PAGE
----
Mr. Quezada did not respond to either motion. Accordingly, on March 18, 2013, the bankruptcy court granted the motions as unopposed and dismissed the petition with prejudice to the filing of a case under the bankruptcy code for 180 days. See Order, Dkt. No. 2 at 160. Mr. Quezada filed a notice of appeal on April 1, 2013. See Notice of Appeal, Dkt. No. 2 at 161-62. That appeal is now ripe for the Court’s decision.


This Court has jurisdiction over appeals of decisions of the bankruptcy court. See 28 U.S.C. § 158(a)(1) (conferring jurisdiction on federal district courts “to hear appeals . . . from final judgments, orders, and decrees” of bankruptcy courts). On appeal from a bankruptcy court, a district court “may affirm, modify, or reverse a bankruptcy judge’s judgment, order, or decree or remand with instructions for further proceedings.” Fed.R.Bankr.P. 8013.

A district court reviews a bankruptcy court’s findings of fact only for indication that they are clearly erroneous. Id.; see also In re Johnson, 236 B.R. 510, 518 (D.D.C. 1999). “A finding [of fact] is clearly erroneous when, although there is evidence to support it, the reviewing court on the entire evidence is left with the definite and firm conviction that a mistake has been committed.” Johnson, 236 B.R. at 518 (quoting United States v. U.S. Gypsum Co., 333 U.S. 364, 395 (1948)). A bankruptcy court’s legal conclusions, however, are reviewed de novo. See In re WPG, Inc., 282 B.R. 66, 68 (D.D.C. 2002) (citing Cooter & Gell v. Hartmarx Corp., 496 U.S. 384, 405 (1990)). The party seeking to reverse the bankruptcy court’s ruling bears the burden of proof and may not prevail by showing “simply that another conclusion could have been reached.” Id. (quotation marks omitted).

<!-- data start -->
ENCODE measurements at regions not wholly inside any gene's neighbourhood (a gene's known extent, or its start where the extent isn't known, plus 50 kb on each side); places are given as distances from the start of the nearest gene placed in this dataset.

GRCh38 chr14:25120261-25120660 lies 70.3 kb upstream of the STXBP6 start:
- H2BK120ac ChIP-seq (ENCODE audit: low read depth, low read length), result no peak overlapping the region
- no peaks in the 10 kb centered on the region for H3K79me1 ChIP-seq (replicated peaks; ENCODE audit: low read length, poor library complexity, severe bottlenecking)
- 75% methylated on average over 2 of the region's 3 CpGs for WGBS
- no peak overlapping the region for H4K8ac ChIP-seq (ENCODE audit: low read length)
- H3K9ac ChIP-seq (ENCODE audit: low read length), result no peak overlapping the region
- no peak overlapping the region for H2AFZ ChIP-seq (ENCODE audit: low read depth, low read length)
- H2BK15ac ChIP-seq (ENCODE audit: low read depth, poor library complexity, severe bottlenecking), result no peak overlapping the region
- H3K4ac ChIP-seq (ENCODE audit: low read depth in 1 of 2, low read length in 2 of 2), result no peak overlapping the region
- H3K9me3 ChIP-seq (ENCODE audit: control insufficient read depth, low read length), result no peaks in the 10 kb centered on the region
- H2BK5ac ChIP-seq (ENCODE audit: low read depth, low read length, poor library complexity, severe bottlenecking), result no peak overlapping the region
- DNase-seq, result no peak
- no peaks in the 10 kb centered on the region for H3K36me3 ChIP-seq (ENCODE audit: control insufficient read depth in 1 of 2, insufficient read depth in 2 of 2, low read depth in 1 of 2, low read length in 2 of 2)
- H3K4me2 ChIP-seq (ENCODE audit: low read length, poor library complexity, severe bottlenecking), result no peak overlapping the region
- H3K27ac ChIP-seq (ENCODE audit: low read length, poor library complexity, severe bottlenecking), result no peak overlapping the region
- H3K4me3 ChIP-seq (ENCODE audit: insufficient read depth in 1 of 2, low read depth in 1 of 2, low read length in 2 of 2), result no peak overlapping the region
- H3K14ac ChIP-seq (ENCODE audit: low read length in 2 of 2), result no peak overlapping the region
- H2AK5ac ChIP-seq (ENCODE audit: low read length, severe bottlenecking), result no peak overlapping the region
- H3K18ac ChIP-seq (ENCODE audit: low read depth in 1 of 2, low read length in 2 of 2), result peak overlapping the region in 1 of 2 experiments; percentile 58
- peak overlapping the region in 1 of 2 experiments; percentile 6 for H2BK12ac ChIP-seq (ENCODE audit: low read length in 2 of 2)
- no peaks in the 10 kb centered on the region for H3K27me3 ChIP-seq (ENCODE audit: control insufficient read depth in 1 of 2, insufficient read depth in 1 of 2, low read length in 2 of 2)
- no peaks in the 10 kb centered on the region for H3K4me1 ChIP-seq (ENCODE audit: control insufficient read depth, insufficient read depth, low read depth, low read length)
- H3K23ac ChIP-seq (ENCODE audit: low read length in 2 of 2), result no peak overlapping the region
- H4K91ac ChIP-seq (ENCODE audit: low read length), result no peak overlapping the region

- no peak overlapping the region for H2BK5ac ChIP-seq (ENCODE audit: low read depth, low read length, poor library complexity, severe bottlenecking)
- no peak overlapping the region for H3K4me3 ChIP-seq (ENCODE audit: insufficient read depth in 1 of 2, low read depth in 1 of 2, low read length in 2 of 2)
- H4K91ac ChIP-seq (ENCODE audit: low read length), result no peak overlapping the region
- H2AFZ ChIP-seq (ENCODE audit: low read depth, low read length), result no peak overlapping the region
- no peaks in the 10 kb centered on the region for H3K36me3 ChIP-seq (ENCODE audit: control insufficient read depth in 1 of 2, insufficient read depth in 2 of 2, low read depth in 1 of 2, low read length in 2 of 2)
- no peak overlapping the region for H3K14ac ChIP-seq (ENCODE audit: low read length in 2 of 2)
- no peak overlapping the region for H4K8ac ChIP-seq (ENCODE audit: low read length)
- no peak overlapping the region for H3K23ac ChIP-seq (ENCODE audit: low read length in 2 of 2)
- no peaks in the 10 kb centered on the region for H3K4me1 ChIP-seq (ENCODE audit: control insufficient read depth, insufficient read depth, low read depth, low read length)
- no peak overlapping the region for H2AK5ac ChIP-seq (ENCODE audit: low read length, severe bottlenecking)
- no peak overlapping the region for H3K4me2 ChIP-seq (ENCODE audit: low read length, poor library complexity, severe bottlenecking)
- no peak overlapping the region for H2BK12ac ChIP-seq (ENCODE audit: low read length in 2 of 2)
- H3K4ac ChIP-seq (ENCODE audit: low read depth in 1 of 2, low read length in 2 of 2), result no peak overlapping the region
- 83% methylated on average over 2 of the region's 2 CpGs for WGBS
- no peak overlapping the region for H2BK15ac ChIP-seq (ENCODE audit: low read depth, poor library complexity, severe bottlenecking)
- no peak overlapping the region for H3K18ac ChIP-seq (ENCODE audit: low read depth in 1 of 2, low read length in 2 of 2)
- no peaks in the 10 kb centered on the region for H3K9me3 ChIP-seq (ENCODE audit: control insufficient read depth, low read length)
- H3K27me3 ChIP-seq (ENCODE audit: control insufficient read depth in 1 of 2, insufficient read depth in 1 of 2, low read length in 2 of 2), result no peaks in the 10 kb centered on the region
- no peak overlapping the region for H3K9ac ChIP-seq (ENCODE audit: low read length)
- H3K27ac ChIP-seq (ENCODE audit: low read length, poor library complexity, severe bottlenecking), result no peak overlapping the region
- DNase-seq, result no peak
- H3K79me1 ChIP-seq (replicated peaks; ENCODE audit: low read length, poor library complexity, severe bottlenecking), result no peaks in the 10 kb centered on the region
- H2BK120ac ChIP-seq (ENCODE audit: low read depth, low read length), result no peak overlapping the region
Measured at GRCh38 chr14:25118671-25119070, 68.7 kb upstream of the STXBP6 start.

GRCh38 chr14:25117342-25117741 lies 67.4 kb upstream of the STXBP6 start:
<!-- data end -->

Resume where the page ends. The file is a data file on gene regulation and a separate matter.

The Bankruptcy Court dismissed Mr. Quezada’s petition in a brief order, which granted the pending motions to dismiss as unopposed. See Order, Dkt. No. 2 at 160. “The court’s role is not to act as an advocate for the plaintiff and construct legal arguments on his behalf in order to counter those in the motion to dismiss.” Stephenson v. Cox, 223 F.Supp.2d 119, 122 (D.D.C. 2002). Accordingly, “a court may treat those arguments that the plaintiff failed to address as conceded.” Buggs v. Powell, 293 F.Supp.2d 135, 141 (D.D.C. 2003); see also Twelve John Does v. District of Columbia, 117 F.3d 571, 577 (D.C. Cir. 1997) (“Where the . . . court relies on the absence of a response as a basis for treating the motion as conceded, we honor its enforcement of the rule.”). The bankruptcy court was therefore justified in dismissing the petition. In any event, Mr. Quezada’s petition was subject to dismissal for at least three other reasons.

First, Mr. Quezada did not file all of the financial documents that must be submitted within fifteen days of filing a bankruptcy petition. He never submitted “copies of all payment advices or other evidence of payment received within 60 days before the date of the filing of the petition.” 11 U.S.C. § 521(a)(1)(B). This may lead to dismissal “on request of the United States trustee, ” 11 U.S.C. § 1307(c)(9), and dismissal is “automatic[]” when the information is not submitted within forty-five days after the petition was filed. See 11 U.S.C. § 521(i)(1). In her motion to dismiss, the United States Trustee requested that Mr. Quezada’s petition be dismissed on this ground and, ...

Buy This Entire Record For $7.95

Download the entire decision to receive the complete text, official citation,
docket number, dissents and concurrences, and footnotes for this case.

Learn more about what you receive with purchase of this case.